The machengo, paired with the wine, tasted nuttier than I ever expected. The pear also blended perfectly.
The one pairing that wasn’t made of win was (initially) the Red Leicster, which is otherwise on my Top 5 Cheese List and one of my all time faves, either room-temp or melted. It gave the wine a coppery taste; the very “ideal Cheddary/grassy” notes didn’t strike a perfect note with the wine.
OTOH the other cheeses exploded in the mouth after a sip of wine; think like a sort of Cheese Amplifier. This one goes up to 11! It made the Monte Enebro more mushroomy/goaty, and the Vacherin—normally very pungent—even stinkier in a GOOD way.
The only other “near miss” was the jarred artichoke hearts-this wine just does NOT like vinegar, even though artichokes and red wine are usually BFF. So, don’t use this one for your “Cheddarlike cheese” and pickle sandwiches.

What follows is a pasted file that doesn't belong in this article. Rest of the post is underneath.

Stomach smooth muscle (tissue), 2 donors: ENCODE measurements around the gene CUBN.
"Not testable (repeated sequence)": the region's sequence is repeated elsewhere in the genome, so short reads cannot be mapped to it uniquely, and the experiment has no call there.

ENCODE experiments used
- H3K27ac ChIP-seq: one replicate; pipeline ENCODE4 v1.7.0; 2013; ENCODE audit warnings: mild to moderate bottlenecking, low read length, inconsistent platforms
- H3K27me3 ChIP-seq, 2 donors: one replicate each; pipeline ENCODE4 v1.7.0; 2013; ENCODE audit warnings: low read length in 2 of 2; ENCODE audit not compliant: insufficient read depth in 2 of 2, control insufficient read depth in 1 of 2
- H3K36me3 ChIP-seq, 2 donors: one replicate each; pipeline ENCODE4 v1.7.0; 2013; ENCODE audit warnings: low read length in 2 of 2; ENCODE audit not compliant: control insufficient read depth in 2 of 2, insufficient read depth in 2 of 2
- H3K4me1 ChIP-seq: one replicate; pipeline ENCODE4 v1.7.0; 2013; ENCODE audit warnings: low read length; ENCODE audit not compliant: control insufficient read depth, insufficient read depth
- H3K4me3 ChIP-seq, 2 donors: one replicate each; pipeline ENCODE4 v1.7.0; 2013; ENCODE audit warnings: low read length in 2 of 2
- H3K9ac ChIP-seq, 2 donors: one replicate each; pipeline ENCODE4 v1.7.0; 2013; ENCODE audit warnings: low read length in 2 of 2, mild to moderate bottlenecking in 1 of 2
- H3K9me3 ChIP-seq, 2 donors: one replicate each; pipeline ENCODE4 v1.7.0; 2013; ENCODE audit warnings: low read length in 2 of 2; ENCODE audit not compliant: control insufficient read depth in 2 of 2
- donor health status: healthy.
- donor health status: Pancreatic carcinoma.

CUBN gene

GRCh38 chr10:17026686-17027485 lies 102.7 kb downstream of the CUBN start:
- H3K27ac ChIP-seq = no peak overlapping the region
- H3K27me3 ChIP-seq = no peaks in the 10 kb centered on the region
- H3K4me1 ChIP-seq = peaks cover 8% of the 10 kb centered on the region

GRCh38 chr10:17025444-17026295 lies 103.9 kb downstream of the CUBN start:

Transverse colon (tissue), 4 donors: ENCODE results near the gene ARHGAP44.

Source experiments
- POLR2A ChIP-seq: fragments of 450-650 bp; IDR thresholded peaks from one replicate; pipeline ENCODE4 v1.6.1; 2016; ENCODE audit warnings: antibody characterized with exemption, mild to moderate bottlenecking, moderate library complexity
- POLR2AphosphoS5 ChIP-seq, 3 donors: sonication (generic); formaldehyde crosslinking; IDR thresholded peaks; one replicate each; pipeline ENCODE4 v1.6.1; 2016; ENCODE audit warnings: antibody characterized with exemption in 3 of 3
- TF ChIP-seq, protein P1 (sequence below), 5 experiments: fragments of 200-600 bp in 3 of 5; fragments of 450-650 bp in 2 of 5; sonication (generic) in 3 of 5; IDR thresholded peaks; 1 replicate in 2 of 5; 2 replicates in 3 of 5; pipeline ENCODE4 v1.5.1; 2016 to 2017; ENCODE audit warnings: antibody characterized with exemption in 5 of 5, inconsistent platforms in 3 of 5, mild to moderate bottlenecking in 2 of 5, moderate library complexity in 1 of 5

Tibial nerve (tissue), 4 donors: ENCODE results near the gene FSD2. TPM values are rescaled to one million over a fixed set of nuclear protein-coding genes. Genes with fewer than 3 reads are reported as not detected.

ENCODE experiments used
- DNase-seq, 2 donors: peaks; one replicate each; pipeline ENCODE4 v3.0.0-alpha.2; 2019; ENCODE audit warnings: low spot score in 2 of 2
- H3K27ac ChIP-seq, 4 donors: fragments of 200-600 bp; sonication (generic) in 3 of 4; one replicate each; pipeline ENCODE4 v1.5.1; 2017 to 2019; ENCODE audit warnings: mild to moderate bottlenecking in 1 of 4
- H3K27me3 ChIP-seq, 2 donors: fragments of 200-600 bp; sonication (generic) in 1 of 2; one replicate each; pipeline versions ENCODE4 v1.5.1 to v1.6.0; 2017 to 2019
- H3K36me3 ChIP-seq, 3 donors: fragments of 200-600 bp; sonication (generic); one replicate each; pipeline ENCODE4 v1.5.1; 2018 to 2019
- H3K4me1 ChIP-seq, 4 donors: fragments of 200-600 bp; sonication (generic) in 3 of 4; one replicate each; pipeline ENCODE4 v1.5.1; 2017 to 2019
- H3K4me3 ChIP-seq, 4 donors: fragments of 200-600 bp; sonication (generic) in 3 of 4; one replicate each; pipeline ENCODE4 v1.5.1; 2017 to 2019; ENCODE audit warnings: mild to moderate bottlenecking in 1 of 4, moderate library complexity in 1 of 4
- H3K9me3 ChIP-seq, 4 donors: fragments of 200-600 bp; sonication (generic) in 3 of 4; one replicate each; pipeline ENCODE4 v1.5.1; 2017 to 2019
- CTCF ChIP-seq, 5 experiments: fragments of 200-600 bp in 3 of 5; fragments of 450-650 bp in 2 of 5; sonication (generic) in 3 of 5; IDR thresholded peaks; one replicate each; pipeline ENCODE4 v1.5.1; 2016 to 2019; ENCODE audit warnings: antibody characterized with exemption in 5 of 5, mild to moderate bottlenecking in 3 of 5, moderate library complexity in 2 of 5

Keep this one for stinky cheese courses, served with a hearty cracker/bread and fresh, mellow fruit and nuts. I think this would also pair brilliantly with plain duck or mutton. Ditto for anything mellow and/or smoked—think smoked poultry, game, funky cheeses, pea soup made with smoked ham hocks, etc.
Last Licks—tried a very –well-aired-out sip of the wine with the Red Leicester again, and it was a slightly better pairing. Still, I would stick to the smoky/funky/deep/creamy end of the pool RE pairings.
PS—FWIW it also goes great with chocolate.
THANK YOU wine.woot for the priv of LabRatting, please call me back!